Dijkstra, G. 2013. Debt relief and development: The case of the 2005 debt relief agreement in Nigeria. GREAT Insights, Volume 2, Issue 1. January 2013. Maastricht: ECDPM
In 1999 Nigeria became a democracy again after a long period of dictatorship. One of the top priorities for the newly elected President Obasanjo was to clear the huge foreign debt that the country had built up in previous decades. Most of this debt was with bilateral official creditors, united in the so-called Paris Club (1) . But debt relief to Nigeria was controversial. Although the country has a low income, it has large oil reserves with which it should be able to pay its debt. Furthermore, the country is notorious for its corruption and for irresponsible economic policies.
Nevertheless, in 2005 Nigeria and the creditors Club reached an agreement on the US$ 30 billion debt with the Paris Club. The creditors cancelled US$ 18 billion, and Nigeria repaid US$ 12 billion. Most of the US$ 18 billion was registered as aid, justifying the question whether the cancellation contributed to development in Nigeria. A team of consultants linked to Ecorys and OPM carried out this evaluation for two of the creditors involved, namely the evaluation departments of the Dutch and Belgian Ministries of Foreign Affairs (2) . Much to everybody’s surprise, we concluded that the debt deal did contribute to Nigeria’s growth and poverty reduction.
Tracing the effects
We followed a theory-based evaluation methodology. According to theory, debt relief may have an impact on economic growth through a reduction in debt service flows or a reduction in the debt stock. A reduction in debt service flows may make more money available for government investment in social services or in physical investment, which in turn may lead to improvements in the well-being of the population and to higher incomes. A reduction of an unsustainable debt stock may lead to a return of investor confidence in the economy, as possible foreign and domestic investors no longer need to fear that their profits will be taxed away in order to pay-off the government debt. A third possible effect of effect debt relief is through the conditions that are usually attached to it. If these were good conditions and if they are implemented, this may also lead to higher economic growth and more poverty reduction.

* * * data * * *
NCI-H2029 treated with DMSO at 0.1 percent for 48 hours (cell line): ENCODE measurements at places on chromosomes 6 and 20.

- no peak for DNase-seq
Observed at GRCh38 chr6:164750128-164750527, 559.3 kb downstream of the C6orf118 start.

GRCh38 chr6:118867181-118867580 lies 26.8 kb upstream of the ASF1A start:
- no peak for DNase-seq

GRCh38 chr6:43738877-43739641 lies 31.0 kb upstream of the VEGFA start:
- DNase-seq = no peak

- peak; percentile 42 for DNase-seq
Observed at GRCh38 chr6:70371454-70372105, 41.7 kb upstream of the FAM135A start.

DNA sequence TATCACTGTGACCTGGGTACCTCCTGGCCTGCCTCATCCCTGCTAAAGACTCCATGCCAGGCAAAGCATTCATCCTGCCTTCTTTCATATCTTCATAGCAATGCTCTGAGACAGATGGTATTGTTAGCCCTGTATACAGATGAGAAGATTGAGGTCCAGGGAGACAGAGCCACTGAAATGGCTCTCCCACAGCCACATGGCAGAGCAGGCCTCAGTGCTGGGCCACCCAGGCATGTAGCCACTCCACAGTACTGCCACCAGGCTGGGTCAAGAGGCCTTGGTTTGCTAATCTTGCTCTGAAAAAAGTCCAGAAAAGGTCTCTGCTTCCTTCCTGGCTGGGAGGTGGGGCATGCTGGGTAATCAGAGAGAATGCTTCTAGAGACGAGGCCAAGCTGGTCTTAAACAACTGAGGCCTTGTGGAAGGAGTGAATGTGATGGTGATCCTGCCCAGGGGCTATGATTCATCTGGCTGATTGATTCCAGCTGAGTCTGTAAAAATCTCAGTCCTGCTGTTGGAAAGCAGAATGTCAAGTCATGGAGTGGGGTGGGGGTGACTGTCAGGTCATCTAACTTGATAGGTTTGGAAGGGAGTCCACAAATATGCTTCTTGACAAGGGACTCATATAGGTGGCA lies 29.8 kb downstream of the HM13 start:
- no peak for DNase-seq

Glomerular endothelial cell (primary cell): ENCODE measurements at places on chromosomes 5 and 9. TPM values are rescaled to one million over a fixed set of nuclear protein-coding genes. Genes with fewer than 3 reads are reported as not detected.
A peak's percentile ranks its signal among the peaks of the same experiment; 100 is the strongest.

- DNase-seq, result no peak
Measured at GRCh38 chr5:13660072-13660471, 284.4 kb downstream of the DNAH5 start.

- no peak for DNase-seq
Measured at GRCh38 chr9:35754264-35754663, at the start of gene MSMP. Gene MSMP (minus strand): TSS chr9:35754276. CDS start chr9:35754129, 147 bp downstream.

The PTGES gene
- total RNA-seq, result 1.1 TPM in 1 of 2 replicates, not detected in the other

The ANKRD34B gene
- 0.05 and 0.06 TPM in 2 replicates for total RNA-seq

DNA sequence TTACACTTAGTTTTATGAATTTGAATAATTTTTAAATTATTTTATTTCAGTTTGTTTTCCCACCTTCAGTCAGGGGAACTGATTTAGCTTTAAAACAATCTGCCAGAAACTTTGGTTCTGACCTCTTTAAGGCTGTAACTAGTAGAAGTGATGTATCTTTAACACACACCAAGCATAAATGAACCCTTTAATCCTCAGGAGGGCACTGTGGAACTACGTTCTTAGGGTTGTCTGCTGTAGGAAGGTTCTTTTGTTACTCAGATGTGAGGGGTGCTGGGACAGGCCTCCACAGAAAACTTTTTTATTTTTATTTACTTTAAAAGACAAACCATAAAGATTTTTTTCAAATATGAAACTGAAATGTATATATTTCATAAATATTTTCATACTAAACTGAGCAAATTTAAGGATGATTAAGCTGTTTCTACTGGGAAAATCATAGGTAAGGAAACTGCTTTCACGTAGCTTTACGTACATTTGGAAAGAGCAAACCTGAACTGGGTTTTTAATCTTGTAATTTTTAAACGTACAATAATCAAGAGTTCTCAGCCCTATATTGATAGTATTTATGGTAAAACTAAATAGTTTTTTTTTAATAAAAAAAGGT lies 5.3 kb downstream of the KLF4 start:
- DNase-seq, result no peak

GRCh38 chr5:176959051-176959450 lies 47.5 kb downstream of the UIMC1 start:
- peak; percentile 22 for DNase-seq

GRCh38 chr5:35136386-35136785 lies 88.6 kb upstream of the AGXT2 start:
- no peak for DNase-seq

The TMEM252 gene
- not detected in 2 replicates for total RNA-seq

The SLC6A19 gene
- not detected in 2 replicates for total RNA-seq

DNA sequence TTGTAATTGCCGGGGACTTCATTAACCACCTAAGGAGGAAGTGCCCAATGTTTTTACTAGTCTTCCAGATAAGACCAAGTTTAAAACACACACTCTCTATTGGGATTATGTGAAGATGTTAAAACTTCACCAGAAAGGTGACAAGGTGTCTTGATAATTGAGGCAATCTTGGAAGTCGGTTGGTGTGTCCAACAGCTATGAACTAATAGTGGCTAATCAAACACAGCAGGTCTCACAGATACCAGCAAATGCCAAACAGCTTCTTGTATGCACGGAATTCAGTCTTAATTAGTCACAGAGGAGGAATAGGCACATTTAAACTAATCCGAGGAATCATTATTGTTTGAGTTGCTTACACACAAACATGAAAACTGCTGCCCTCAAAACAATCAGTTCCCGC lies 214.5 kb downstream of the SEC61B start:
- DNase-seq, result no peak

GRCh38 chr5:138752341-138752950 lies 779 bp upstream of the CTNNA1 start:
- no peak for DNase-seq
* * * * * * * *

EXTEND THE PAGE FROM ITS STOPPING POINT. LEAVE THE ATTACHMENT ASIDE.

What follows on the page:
A first step in the evaluation is therefore to assess whether the 2005 debt relief agreement led to a reduction in debt service and debt stock. We needed to know to what extent Nigeria would have paid this debt if there would not have been an agreement on debt relief. Due to a rising oil price from 2003 onward, Nigeria was economically able to pay the full amount of debt service due of around US$ 3 billion. However, servicing this debt was politically difficult. Many people felt that the debt was illegitimate, having grown so much due to irresponsible dictators in the past. After interviewing many stakeholders, we concluded that most likely the country would have paid only US$ 1 billion a year: one-third of the amount due, but just enough to maintain some relation with the creditors. This means that in the absence of an agreement, the debt stock would have continued to increase with the amounts due and not paid, plus the interest on these non-paid amounts. While Nigeria’s actual foreign debt stock declined from US$ 34 to US$ 4 billion (only 2% of GDP), without the debt deal it would have risen to US$ 54 billion.